Buenos Aires: Finance ministers and central bankers from the world’s largest economies meeting in Argentina said heightened trade and geopolitical tensions risk derailing global growth and called for greater dialogue, according to a draft communique.
The weekend talks in Buenos Aires come amid an escalation in rhetoric in the trade conflict between the United States and China, the world’s largest economies, which have so far slapped tariffs on $34 billion (Dh125 billion) worth of each other’s goods.
US President Donald Trump raised the stakes on Friday with a threat to impose tariffs on all $500 billion of Chinese exports to the United States unless Beijing agrees to major structural changes to its technology transfer, industrial subsidy and joint venture policies.
The draft reviewed by Reuters, which is subject to possible revisions, noted that the global economy was growing and unemployment was at a decade low but warned that growth was becoming less synchronised among major economies and downside risks over the short- and medium-term had increased.
“These include rising financial vulnerabilities, heightened trade and geopolitical tensions, global imbalances, inequality and structurally weak growth, particularly in some advanced economies,” the draft said.
A spokesman for Argentina’s Treasury Ministry, which coordinates the country’s G20 presidency, said the ministers were still debating the communique’s final language.
The ministers reaffirmed the conclusions from G20 leaders at their most recent summit in Hamburg in July last year, when they emphasised that trade was an engine of global growth and that multilateral trade agreements are important.
“We ... recognise the need to step up dialogue and actions to mitigate risks and enhance confidence,” the draft said. “We are working to strengthen the contribution of trade to our economies.” The draft language marked an incremental toughening from the communique issued at the previous ministerial meeting in March, which had only noted that the leaders “recognise the need for further dialogue.”
Trump has angered European allies by imposing import tariffs of 25 per cent on steel and 10 per cent on aluminium, causing the European Union to retaliate with similar amounts of tariffs on Harley-Davidson Inc motorcycles and other products.
Trump, who frequently criticises Europe’s 10 per cent car tariffs, is also studying adding a 25 per cent levy on automotive imports, which would hit both Europe and Japan hard.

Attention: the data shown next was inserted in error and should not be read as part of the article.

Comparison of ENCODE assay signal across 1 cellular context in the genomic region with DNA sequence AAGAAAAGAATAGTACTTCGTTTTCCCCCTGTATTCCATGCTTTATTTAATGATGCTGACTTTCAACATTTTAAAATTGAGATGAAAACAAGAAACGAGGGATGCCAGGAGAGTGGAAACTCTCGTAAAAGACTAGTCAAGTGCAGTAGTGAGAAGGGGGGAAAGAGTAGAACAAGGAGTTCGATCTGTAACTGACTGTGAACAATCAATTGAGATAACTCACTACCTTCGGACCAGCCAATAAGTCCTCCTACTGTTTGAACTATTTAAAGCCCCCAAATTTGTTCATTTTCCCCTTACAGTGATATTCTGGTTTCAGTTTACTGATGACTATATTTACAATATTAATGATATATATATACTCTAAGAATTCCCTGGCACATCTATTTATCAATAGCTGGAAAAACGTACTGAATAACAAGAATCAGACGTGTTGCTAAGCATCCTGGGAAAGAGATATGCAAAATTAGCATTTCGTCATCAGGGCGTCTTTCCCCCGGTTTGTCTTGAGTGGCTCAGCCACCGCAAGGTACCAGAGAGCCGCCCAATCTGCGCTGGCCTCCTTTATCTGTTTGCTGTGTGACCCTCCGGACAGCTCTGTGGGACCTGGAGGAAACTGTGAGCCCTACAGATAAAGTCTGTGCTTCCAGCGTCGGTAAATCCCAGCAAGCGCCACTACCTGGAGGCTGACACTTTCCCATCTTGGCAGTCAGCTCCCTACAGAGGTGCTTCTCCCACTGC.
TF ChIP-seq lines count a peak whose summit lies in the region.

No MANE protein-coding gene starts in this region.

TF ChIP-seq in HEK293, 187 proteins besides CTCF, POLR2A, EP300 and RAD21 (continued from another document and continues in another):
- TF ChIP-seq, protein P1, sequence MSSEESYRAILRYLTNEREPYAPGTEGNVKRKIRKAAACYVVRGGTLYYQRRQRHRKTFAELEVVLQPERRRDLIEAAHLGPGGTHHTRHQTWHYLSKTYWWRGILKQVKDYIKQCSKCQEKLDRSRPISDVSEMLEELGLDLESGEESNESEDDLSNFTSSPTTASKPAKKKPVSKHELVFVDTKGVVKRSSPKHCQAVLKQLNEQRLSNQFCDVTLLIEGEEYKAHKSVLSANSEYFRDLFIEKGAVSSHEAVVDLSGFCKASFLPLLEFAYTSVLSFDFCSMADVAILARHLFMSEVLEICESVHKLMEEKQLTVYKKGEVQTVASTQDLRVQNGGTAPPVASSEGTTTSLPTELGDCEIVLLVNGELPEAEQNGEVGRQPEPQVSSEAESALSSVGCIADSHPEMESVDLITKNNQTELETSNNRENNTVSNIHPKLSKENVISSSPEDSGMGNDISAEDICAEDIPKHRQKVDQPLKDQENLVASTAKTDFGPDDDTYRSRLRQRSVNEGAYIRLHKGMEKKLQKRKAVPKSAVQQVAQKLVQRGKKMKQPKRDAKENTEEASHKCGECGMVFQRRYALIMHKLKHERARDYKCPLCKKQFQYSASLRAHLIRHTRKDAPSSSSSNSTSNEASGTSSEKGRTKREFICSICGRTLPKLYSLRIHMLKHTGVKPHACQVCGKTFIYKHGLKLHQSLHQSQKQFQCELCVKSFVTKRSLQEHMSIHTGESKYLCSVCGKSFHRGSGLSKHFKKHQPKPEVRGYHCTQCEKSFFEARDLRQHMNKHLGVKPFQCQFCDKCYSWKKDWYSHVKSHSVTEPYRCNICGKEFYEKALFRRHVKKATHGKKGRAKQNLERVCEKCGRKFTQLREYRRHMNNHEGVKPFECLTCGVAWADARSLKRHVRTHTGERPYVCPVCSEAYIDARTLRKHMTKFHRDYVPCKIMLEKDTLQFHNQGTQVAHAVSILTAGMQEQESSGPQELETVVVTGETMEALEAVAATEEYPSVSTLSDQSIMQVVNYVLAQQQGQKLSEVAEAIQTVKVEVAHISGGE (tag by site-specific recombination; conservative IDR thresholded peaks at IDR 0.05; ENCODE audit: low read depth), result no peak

US Treasury Secretary Steve Mnuchin has sought to use the meeting to woo Europe and Japan with the offer of free-trade deals, as Washington tries to gain leverage with allies in its dispute with China.
However, French Finance Minister Bruno Le Maire rebuffed the overture on Saturday, saying that Washington must drop its tariffs before any talks could start.
European Council representative to the G20 Hubert Fuchs struck a more cautious tone on Sunday, saying the United States’ removal of tariffs was not a necessary precondition for trade talks to begin and he welcomed the candid approach adopted by Mnuchin at the meeting.
“Even the Minister of the Treasury of the United States says that he’s in favour of fair and free trade, but the problem is that the United States understands something different under fair and free trade,” he said.
The draft communique emphasised that structural reforms were needed to enhance the potential growth of economies, and reaffirmed commitments from March’s ministerial meeting to refrain from competitive devaluations that could have adverse effects on global financial stability.
It noted that emerging market economies were now better prepared to adjust to external shocks but still faced challenges from market volatility and reversals of capital flows.
The US dollar fell the most in three weeks on Friday against a basket of six major currencies after Trump complained again about the greenback’s strength and about Federal Reserve interest rate rises, halting a rally that had driven the dollar to its highest in a year.
A Japanese finance ministry official said late on Saturday that Tokyo might need to convince Washington its monetary easing was not aimed at weakening the yen but beating persistent deflation in Asia’s second-largest economy.